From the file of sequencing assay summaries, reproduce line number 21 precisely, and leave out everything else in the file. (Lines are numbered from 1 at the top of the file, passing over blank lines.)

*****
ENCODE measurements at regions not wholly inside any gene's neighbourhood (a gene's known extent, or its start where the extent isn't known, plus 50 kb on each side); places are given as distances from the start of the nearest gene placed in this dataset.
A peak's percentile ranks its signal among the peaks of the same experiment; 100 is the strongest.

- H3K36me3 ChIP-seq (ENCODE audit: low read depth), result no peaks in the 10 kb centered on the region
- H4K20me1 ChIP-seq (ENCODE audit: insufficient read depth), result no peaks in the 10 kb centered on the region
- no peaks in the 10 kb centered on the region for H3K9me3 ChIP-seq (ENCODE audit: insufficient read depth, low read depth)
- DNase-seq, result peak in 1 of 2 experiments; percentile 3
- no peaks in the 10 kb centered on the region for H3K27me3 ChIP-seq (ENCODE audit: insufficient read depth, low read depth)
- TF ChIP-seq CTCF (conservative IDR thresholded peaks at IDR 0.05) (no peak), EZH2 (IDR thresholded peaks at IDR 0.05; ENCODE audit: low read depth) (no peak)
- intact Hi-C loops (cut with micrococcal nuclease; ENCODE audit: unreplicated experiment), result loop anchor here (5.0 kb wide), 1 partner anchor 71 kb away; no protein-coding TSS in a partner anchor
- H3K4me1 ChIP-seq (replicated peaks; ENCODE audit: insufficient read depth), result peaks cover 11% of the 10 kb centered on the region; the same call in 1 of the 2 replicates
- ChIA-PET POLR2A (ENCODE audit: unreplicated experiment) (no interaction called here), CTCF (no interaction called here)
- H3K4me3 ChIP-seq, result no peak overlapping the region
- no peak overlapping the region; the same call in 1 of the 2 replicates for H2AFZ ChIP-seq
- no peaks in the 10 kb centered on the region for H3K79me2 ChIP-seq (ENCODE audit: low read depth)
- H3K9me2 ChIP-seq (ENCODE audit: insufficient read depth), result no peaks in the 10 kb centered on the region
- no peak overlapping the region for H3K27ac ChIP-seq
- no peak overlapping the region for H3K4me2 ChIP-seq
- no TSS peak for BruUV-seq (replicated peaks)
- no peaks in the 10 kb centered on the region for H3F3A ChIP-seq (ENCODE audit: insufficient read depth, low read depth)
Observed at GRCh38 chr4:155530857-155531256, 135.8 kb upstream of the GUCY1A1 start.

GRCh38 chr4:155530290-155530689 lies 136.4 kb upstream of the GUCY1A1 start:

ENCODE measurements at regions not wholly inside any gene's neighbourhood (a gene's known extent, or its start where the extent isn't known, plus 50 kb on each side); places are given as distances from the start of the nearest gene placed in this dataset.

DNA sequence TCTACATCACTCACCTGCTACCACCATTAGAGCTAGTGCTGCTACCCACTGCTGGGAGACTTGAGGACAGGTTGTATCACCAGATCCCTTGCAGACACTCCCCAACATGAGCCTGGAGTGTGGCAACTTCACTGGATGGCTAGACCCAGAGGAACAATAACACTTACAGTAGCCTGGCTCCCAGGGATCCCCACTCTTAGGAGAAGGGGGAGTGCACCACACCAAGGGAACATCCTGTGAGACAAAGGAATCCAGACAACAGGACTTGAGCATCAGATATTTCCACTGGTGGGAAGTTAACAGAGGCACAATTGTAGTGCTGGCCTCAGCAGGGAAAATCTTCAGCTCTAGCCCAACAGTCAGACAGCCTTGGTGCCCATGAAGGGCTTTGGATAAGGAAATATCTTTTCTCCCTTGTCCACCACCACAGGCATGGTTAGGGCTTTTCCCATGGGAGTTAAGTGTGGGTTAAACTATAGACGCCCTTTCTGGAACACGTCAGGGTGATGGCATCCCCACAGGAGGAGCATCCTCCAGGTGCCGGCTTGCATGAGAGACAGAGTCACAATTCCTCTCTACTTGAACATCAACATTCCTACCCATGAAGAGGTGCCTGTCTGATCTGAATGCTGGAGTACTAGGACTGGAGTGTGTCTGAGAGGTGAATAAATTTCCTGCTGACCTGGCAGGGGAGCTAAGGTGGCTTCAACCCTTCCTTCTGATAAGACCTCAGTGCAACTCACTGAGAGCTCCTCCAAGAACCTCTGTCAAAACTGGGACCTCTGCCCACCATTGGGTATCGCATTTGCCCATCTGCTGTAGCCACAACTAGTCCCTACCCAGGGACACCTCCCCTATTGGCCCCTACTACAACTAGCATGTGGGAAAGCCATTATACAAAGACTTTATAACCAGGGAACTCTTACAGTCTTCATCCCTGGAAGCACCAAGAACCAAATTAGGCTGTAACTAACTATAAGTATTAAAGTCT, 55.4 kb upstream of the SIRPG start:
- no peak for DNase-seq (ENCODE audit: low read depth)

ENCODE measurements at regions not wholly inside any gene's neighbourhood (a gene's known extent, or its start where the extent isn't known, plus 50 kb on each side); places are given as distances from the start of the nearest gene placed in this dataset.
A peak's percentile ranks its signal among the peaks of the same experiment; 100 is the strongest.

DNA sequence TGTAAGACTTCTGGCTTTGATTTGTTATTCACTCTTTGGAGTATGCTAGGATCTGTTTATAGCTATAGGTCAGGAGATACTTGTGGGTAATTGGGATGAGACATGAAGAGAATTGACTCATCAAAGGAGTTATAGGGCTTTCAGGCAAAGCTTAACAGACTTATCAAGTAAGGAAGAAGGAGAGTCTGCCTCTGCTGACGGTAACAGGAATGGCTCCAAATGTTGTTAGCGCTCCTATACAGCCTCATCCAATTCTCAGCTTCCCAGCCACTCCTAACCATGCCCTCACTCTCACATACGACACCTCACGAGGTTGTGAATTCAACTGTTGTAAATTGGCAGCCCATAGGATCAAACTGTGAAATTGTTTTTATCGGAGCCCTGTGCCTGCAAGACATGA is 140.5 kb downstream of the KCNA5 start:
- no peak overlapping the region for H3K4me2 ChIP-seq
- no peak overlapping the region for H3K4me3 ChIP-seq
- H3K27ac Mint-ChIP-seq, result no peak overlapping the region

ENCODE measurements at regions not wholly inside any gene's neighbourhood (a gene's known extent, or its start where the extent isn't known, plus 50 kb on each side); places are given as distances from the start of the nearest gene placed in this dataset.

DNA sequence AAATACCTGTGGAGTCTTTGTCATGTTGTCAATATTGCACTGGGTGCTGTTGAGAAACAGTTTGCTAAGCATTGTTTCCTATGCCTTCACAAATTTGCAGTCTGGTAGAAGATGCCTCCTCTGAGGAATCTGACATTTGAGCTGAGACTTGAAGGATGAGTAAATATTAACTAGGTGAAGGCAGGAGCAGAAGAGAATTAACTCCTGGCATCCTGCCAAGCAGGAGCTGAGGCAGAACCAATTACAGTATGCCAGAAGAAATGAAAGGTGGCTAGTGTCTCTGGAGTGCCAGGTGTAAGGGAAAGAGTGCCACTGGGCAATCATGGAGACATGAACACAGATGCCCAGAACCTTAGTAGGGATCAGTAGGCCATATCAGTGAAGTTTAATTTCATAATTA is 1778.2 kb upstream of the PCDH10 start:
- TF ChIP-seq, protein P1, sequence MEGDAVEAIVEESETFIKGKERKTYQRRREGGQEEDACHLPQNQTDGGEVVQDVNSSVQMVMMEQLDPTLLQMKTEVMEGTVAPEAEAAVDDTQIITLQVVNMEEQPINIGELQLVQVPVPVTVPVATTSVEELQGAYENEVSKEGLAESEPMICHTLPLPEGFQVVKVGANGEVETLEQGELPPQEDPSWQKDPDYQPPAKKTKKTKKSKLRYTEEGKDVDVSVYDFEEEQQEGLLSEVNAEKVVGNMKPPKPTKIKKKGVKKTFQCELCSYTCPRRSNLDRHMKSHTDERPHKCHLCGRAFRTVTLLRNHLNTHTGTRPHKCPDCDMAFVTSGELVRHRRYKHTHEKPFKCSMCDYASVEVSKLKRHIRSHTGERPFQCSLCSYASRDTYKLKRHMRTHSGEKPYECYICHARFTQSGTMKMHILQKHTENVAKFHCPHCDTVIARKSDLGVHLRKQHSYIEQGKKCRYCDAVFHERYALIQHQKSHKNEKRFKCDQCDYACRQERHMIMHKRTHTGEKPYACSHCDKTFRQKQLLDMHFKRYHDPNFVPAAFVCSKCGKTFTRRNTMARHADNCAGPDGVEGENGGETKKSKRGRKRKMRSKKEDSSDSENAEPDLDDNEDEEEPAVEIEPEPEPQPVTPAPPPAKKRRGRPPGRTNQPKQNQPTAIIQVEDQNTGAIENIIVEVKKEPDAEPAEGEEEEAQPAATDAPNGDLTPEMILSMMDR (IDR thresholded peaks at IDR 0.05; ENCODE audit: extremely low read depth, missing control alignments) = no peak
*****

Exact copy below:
GRCh38 chr4:155530290-155530689 lies 136.4 kb upstream of the GUCY1A1 start: